The 5 Worst Commodities of 2012

This past year has certainly been a volatile one for the commodity space, but the majority of these assets has been able to net a positive return on the year.

Lumber and soybeans led the pack, as each appreciated more than 35% for the year. But bringing up the rear are a few commodities who are no strangers to volatility and weak performances. Below, we outline the five worst performing commodities of 2012 to give investors a better idea of how the year shaped up

Coffee: And so starts a trend that wreaked havoc on soft commodities this year. Coffee was the worst performing hard asset this year, shedding nearly 38% as this popular beverage took a big hit in October. With the majority of coffee beans being produced in emerging markets, investors should keep an eye abroad to see if this asset will be able to make a rebound in 2013.

Sugar: The next worst performer also belongs to the softs category, as sugar #16 sank more than 34% on the year. Sugar #11 fared slightly better, but still lost over 17%. Sugar took a similar hit in October but saw its biggest decline of the year between March and April [see also Ultimate Guide To Sugar Investing].

Orange Juice: One of the lesser-known commodities made a stir early in the year when it surged based on imports that tested positive for a dangerous fungicide. But OJ was unable to hold on to its impressive rally and ended the year with losses topping 21%.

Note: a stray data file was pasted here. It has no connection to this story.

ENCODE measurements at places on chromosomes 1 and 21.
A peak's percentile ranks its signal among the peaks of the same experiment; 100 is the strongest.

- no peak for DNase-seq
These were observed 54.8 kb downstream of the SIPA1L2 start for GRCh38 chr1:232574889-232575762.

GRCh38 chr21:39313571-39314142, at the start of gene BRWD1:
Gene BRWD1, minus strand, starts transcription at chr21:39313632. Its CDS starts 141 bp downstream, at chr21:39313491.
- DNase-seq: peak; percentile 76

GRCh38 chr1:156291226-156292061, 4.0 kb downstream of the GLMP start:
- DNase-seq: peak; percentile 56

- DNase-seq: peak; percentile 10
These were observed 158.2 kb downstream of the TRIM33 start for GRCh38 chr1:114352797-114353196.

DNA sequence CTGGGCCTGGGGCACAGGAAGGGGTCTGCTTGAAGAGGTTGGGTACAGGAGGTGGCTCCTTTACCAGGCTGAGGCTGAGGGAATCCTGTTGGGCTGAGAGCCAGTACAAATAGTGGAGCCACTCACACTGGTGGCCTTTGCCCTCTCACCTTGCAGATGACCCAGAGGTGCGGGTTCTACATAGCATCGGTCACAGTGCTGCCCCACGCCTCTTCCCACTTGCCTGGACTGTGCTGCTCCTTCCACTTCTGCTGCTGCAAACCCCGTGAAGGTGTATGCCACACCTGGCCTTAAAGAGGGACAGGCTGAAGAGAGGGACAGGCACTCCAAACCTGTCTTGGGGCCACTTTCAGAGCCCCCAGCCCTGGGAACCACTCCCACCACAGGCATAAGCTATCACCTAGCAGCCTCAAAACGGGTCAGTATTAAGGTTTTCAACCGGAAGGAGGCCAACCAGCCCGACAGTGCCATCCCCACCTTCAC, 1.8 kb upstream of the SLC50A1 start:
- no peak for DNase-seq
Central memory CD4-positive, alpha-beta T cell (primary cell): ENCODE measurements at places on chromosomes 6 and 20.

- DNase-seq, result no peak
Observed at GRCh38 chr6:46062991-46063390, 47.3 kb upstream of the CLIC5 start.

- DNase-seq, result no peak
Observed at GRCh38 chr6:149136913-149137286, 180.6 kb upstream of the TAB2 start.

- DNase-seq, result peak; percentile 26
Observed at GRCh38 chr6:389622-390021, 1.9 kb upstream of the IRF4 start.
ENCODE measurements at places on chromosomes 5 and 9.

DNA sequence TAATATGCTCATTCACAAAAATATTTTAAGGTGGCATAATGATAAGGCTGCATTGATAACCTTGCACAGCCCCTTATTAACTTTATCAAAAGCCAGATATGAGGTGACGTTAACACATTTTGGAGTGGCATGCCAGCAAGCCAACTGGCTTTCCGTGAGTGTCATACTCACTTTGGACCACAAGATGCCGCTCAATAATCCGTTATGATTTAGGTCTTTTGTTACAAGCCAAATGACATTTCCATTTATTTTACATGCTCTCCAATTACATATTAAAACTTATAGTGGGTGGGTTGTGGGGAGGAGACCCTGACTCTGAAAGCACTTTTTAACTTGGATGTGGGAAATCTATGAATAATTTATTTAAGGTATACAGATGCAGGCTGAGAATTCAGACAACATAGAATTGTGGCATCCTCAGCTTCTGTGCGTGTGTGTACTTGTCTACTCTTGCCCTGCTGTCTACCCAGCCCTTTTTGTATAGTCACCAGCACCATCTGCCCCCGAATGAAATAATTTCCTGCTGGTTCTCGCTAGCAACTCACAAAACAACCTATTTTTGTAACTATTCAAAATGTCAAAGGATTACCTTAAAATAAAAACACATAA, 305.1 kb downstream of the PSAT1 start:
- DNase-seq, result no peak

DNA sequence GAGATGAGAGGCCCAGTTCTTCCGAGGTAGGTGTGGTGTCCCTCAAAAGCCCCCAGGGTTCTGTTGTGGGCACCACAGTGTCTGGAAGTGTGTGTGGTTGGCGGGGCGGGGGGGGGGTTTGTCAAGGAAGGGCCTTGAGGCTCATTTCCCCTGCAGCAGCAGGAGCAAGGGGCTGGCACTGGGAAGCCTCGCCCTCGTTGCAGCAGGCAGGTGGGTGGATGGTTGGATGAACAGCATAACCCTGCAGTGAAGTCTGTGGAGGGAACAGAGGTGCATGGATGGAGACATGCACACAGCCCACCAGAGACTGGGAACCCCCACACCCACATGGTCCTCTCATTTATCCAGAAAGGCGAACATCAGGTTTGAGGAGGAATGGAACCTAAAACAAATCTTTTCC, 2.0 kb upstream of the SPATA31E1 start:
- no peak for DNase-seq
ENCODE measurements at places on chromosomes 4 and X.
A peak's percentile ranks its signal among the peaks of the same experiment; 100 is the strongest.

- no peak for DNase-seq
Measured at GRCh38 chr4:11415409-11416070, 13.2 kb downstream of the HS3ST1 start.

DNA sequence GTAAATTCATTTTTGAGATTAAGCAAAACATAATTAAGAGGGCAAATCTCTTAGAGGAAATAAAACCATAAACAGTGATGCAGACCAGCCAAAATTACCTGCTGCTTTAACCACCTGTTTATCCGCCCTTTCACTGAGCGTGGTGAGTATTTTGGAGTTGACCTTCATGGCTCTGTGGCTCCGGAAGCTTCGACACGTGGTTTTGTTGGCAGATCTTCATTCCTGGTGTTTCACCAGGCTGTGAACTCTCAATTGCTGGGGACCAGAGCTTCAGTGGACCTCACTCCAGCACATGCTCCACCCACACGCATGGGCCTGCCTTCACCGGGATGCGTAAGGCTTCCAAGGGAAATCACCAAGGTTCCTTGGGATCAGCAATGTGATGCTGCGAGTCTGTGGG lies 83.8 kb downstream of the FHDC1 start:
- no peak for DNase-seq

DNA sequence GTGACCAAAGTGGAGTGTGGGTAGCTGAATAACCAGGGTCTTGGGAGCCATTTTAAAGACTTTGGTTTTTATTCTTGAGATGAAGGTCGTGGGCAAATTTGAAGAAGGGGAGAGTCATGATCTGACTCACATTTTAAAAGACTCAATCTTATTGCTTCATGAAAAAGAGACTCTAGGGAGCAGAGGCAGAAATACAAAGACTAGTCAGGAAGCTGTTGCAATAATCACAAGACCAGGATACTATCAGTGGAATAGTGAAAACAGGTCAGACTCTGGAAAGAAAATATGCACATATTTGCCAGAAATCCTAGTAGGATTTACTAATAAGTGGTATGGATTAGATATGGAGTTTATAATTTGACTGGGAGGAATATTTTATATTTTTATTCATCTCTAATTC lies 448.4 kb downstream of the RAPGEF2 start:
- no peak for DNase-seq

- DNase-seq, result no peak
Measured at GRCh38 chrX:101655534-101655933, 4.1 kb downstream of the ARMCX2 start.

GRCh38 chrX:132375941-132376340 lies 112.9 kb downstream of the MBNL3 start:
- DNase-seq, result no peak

Natural Gas: It seems that NG simply cannot buy a break, as this commodity has been in the doldrums since the 2008 recession. 2012 is set to be one of the warmest years in the history of the United States, which wreaked havoc on the normal demand patterns for this vital energy source. Despite making a 70% rally in the summer, NG still lost 13% on the year. This commodity will be especially important to watch in the next few months as the winter months, if cold enough, can help prices make a jump.

Cotton: Yet another soft makes the list, as cocoa was the only soft commodity to escape the year with a positive return. Cotton futures surrendered just under 13% on the year, though investors may want to keep a close eye on this fluffy commodity, as it has been staging a rally for the past two months.

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